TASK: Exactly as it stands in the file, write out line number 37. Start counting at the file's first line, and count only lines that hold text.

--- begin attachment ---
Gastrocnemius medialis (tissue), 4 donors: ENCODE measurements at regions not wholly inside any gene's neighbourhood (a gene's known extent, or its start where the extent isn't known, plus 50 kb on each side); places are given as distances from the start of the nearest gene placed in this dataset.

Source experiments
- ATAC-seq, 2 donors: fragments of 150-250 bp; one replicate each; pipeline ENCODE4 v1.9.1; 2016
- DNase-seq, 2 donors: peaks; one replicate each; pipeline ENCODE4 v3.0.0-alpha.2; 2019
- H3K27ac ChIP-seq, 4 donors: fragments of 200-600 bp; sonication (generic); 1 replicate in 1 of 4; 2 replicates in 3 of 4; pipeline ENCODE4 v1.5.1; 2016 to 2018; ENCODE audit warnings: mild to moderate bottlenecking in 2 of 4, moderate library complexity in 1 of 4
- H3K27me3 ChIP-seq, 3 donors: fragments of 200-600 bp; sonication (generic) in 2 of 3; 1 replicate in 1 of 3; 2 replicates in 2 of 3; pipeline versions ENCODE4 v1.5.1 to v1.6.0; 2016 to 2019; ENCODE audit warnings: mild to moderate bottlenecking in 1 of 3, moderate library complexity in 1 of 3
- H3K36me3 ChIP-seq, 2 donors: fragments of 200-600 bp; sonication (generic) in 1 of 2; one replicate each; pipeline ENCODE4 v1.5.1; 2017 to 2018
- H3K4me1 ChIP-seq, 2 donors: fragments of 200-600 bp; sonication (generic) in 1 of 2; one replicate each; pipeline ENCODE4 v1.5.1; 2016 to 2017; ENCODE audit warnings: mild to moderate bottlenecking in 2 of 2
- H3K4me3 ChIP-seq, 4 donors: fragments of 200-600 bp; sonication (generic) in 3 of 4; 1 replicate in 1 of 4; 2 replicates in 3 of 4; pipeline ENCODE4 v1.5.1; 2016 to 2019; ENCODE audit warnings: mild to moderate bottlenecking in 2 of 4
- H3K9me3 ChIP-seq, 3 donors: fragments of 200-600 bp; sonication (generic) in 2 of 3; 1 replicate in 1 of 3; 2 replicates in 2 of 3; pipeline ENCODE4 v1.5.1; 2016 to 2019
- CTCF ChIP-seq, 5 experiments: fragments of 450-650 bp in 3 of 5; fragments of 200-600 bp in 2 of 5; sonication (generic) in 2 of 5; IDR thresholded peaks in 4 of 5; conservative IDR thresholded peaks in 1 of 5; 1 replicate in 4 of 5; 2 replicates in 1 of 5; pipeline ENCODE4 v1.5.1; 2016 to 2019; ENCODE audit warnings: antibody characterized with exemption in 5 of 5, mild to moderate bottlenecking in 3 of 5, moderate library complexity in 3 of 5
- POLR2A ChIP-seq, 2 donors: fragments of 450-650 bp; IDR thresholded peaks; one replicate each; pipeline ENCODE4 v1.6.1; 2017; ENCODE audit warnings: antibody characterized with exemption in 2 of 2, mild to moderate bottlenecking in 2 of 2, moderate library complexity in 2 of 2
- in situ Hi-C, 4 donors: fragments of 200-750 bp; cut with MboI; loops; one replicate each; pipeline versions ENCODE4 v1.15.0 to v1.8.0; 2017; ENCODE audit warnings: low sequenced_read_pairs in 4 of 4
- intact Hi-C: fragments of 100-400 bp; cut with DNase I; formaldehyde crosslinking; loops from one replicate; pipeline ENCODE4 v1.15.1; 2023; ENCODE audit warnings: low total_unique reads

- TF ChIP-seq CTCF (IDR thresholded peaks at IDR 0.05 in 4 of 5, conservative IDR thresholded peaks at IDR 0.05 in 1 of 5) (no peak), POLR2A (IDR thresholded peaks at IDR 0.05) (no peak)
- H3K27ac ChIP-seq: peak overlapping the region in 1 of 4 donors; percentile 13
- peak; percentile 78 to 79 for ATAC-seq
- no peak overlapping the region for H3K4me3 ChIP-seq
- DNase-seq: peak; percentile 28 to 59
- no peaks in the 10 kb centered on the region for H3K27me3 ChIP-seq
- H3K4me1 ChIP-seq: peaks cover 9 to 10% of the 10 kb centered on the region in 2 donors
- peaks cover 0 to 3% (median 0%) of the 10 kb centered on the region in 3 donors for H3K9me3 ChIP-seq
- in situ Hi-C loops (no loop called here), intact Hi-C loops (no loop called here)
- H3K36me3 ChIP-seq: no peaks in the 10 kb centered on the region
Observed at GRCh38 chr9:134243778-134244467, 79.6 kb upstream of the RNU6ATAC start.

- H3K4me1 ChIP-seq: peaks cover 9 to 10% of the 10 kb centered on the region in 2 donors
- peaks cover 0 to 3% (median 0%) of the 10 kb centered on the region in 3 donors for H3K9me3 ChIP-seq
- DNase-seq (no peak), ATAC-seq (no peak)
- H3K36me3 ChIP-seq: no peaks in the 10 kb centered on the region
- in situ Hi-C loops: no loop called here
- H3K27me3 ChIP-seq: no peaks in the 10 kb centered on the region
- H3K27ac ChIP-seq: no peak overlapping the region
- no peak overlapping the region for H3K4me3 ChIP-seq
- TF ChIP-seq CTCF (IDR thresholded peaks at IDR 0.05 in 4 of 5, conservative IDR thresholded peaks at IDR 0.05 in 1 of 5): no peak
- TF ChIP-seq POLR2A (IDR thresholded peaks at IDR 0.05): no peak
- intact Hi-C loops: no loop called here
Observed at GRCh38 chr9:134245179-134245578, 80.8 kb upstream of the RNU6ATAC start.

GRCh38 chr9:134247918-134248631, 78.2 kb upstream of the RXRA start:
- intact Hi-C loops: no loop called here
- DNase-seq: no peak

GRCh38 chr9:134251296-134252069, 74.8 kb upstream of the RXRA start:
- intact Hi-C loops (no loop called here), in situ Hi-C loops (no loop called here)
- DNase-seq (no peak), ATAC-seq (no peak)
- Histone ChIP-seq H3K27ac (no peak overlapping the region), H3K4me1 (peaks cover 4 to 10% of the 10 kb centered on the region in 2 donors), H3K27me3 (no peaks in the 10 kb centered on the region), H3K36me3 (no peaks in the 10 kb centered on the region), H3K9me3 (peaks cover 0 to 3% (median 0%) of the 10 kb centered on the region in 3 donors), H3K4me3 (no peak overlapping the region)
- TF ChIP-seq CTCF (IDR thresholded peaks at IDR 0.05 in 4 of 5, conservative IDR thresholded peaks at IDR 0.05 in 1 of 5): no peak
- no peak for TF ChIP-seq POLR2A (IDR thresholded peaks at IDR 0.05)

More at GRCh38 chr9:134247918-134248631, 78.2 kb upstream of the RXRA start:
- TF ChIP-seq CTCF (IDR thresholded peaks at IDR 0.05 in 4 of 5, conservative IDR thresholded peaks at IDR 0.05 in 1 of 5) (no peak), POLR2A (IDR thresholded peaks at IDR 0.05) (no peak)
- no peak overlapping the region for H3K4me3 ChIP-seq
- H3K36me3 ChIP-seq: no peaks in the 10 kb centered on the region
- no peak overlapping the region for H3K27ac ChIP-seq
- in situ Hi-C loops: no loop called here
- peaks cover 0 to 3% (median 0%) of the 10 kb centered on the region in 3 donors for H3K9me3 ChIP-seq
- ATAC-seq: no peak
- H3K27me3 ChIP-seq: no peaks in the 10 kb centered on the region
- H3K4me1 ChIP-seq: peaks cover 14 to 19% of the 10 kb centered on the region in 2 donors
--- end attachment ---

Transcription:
Observed at GRCh38 chr9:134245179-134245578, 80.8 kb upstream of the RNU6ATAC start.